Belgian record of speeding fines in 2022: 707 per hour

Last year, a record number of drivers in Belgium were fined for speeding. The number of fines went up from 4,9 million in 2021 to 6,2 million in 2022 (+27%) – that is no less than 16 980 per day or 707 per hour. An explanation for this spectacular increase is to be found in the new average speed checks.

According to a recent study by Vias traffic safety institute, eight out of ten motorists drive too fast in zone 30. On roads with a maximum speed limit of 50 or 90 km/hour, the number of speeding drivers has risen again in recent years. “In ten years, the percentage of drivers speeding on roads with a maximum speed limit of 90 km/hour has almost doubled,” says Stef Willems, spokesperson for Vias.

More casualties on Belgian roads

Also, the number of road casualties on Belgian roads increased again. Last year, 521 people died in traffic, 38 000 got severely injured. Excessive speed was one of the main causes. Still, these figures are not inducing drivers to slow down.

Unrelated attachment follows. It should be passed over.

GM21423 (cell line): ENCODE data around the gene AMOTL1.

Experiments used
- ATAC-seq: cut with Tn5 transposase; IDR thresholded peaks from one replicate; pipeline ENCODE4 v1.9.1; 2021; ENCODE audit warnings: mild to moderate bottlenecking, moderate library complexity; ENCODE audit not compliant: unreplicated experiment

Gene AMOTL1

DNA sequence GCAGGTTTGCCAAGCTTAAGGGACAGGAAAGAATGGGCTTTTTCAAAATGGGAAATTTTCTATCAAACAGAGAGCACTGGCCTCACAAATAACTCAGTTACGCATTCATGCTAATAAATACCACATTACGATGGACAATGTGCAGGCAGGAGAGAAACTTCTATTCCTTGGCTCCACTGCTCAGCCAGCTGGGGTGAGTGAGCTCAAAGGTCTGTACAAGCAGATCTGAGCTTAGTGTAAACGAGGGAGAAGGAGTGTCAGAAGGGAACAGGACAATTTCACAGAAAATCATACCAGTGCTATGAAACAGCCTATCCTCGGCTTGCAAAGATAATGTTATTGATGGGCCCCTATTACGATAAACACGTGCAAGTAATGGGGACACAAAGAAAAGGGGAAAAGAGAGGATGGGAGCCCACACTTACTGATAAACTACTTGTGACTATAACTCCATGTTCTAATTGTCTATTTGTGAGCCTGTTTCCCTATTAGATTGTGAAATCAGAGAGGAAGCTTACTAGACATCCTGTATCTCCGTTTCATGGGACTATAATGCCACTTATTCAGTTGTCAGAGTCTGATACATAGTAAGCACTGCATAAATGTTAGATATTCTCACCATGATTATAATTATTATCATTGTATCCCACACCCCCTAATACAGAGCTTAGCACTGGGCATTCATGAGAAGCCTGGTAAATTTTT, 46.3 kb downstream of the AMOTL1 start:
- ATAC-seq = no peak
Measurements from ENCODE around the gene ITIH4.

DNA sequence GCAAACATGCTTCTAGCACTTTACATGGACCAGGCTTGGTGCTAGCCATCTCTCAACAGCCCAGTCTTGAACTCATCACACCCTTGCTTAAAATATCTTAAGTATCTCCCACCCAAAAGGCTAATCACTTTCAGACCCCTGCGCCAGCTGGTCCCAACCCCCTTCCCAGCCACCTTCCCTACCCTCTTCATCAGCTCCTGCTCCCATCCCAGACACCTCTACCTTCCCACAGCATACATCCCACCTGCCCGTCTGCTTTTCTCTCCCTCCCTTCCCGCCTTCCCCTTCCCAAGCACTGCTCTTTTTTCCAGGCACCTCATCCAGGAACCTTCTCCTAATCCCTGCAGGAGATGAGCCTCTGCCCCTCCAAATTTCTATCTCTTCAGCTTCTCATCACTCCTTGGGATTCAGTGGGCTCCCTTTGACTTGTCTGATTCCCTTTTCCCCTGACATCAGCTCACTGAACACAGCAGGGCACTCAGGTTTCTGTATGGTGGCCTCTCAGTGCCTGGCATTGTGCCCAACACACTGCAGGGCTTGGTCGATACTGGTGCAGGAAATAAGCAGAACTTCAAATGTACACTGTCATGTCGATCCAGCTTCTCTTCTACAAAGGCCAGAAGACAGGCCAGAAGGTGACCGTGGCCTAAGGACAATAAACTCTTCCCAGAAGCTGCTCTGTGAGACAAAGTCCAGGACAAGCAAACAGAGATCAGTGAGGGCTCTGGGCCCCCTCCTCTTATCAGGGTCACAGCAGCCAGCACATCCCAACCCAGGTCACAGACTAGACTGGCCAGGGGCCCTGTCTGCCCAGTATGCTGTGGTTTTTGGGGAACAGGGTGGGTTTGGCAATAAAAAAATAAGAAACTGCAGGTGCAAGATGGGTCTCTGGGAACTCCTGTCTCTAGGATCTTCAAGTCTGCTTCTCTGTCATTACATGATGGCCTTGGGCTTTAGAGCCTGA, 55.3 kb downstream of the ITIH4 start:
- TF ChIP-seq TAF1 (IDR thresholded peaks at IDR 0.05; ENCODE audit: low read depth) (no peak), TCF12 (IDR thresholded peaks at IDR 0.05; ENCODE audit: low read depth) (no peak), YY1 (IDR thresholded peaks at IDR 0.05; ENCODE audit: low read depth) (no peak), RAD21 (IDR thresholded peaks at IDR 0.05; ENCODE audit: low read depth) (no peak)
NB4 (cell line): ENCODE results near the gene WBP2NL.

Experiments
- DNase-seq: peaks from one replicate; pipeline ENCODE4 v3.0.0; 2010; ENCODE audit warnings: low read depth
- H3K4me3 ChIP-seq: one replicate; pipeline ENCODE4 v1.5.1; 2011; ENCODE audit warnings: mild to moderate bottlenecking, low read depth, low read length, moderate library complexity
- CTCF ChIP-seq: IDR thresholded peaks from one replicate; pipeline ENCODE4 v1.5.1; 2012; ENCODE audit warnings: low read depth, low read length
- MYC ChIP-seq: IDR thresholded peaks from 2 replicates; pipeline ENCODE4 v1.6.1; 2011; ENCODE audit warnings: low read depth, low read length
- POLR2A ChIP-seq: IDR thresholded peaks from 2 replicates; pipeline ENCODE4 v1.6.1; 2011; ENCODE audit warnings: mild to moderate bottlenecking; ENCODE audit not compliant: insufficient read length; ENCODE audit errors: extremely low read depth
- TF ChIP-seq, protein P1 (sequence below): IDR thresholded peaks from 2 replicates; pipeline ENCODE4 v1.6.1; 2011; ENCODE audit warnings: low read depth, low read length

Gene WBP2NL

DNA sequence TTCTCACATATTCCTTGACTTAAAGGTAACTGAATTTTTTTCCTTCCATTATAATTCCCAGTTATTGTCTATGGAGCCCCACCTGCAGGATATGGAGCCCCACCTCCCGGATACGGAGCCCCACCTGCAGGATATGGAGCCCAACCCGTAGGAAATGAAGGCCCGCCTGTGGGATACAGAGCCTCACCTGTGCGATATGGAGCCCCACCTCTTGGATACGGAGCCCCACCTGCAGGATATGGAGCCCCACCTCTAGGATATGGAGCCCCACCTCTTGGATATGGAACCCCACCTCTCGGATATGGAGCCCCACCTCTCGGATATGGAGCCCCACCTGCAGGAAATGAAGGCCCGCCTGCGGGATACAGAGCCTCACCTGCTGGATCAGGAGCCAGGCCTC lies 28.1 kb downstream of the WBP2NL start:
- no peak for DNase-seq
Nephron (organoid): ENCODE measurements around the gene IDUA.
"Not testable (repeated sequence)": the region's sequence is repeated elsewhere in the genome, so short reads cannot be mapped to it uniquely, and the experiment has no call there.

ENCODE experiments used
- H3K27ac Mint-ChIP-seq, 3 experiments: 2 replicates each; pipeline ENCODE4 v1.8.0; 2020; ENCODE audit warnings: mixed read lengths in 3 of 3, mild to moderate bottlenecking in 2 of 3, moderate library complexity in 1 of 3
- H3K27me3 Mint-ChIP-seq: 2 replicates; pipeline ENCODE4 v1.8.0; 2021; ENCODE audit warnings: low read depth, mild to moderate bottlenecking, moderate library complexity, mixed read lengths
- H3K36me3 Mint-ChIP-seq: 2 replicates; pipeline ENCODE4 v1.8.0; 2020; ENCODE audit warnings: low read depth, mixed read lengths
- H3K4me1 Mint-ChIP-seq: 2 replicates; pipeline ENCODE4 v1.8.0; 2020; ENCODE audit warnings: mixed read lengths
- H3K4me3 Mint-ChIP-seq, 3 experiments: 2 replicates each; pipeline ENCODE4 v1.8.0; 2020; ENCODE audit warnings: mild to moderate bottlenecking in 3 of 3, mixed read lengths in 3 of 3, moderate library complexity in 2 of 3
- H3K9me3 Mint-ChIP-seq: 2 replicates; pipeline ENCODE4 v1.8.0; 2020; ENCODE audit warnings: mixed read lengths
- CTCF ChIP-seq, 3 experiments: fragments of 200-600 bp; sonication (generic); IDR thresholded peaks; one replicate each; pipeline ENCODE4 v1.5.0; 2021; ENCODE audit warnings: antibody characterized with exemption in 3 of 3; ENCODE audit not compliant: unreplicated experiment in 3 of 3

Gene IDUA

Vias, therefore, pleads for increased enforcement, extra speed cameras and section controls, and a driver’s license with points to tackle recidivism. “Traffic signs could be improved as well,” says Willems. “Too often it’s unclear whether you’re allowed to drive at 50 or 70 km/hour.”

Additional measures

Belgium scores significantly worse than its neighboring countries regarding road casualties. Last year, they increased by 8% compared to 2021. Our country registered 52 casualties per million inhabitants while the European average was 46. So last year, some additional measures were taken to improve traffic safety.

More average speed checks were installed, and the number of employees responsible for the transaction of speed offenses increased from 69 in 2021 to 102 in 2022. The quotas and tolerance margins on highways were also abolished. All these things led to more speeding fines.

‘Cultural problem’

According to Mobility Minister Georges Gilkinet (Ecolo), “urgent action is needed” to tackle excessive speed on the road. “Speed, alcohol, and distraction at the wheel are three killers in traffic.” The minister considers speeding “a cultural problem”.

Gilkinet sees benefits in training for drivers whose driver’s license is revoked, sanctions against the glorification of excessive speed, progressive fines for speeding, and a more effective approach to recidivism.


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